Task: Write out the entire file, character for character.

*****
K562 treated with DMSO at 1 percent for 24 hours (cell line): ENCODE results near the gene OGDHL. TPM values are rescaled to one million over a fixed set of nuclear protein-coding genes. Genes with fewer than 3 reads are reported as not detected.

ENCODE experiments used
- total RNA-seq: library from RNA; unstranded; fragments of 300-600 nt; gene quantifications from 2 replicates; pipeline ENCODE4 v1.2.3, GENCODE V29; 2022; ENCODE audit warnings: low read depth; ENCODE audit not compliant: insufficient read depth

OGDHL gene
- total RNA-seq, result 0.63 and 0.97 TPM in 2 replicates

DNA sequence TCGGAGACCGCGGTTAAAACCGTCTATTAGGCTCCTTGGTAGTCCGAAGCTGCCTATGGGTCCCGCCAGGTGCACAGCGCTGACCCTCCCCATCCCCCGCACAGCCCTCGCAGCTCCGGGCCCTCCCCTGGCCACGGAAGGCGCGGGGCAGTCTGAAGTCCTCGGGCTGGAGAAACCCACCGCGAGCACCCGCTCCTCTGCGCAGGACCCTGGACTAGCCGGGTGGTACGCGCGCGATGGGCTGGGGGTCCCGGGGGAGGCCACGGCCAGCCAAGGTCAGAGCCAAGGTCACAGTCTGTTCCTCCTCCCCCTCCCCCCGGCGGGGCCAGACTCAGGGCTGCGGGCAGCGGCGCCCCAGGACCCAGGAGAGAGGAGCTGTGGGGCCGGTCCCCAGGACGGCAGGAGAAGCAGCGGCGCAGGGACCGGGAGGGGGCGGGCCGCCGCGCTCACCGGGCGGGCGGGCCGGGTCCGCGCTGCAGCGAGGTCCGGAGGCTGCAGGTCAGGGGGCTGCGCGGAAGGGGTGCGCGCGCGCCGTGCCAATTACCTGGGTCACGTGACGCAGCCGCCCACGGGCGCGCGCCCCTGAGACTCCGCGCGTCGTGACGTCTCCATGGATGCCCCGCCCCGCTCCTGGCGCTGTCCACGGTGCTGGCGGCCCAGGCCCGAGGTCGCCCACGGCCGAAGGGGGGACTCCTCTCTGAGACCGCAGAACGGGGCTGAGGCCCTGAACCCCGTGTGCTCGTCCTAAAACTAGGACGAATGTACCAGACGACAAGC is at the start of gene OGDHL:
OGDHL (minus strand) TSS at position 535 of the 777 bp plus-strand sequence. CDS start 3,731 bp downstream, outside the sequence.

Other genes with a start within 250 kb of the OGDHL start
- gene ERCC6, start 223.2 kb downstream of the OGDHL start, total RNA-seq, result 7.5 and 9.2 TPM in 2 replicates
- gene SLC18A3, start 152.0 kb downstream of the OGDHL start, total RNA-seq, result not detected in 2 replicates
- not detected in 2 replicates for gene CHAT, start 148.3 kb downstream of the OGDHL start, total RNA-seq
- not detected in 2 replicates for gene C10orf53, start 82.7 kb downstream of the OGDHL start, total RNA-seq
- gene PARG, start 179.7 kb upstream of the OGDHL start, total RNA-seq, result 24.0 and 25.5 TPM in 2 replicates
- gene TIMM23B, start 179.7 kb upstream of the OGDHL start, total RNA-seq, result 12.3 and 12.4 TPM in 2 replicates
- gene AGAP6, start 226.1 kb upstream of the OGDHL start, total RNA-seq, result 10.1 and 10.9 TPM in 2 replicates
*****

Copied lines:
K562 treated with DMSO at 1 percent for 24 hours (cell line): ENCODE results near the gene OGDHL. TPM values are rescaled to one million over a fixed set of nuclear protein-coding genes. Genes with fewer than 3 reads are reported as not detected.

ENCODE experiments used
- total RNA-seq: library from RNA; unstranded; fragments of 300-600 nt; gene quantifications from 2 replicates; pipeline ENCODE4 v1.2.3, GENCODE V29; 2022; ENCODE audit warnings: low read depth; ENCODE audit not compliant: insufficient read depth

OGDHL gene
- total RNA-seq, result 0.63 and 0.97 TPM in 2 replicates

DNA sequence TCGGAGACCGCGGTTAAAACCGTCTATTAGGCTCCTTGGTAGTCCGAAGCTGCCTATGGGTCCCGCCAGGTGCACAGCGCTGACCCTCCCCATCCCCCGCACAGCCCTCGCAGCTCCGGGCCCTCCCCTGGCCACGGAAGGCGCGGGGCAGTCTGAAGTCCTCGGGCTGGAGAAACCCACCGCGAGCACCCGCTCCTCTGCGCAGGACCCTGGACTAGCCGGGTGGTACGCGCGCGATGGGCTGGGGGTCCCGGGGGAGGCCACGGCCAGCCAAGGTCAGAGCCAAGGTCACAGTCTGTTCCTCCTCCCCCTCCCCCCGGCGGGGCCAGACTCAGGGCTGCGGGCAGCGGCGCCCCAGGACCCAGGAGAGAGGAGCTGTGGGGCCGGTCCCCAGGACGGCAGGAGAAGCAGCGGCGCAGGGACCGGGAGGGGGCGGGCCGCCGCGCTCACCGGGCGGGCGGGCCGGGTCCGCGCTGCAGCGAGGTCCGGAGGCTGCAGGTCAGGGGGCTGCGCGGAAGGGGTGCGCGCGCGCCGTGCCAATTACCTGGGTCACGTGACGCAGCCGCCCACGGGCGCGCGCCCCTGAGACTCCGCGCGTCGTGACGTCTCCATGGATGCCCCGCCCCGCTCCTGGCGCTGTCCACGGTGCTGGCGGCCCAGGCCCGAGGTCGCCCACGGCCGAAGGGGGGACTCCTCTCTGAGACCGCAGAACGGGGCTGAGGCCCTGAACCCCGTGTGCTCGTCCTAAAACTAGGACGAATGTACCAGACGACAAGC is at the start of gene OGDHL:
OGDHL (minus strand) TSS at position 535 of the 777 bp plus-strand sequence. CDS start 3,731 bp downstream, outside the sequence.

Other genes with a start within 250 kb of the OGDHL start
- gene ERCC6, start 223.2 kb downstream of the OGDHL start, total RNA-seq, result 7.5 and 9.2 TPM in 2 replicates
- gene SLC18A3, start 152.0 kb downstream of the OGDHL start, total RNA-seq, result not detected in 2 replicates
- not detected in 2 replicates for gene CHAT, start 148.3 kb downstream of the OGDHL start, total RNA-seq
- not detected in 2 replicates for gene C10orf53, start 82.7 kb downstream of the OGDHL start, total RNA-seq
- gene PARG, start 179.7 kb upstream of the OGDHL start, total RNA-seq, result 24.0 and 25.5 TPM in 2 replicates
- gene TIMM23B, start 179.7 kb upstream of the OGDHL start, total RNA-seq, result 12.3 and 12.4 TPM in 2 replicates
- gene AGAP6, start 226.1 kb upstream of the OGDHL start, total RNA-seq, result 10.1 and 10.9 TPM in 2 replicates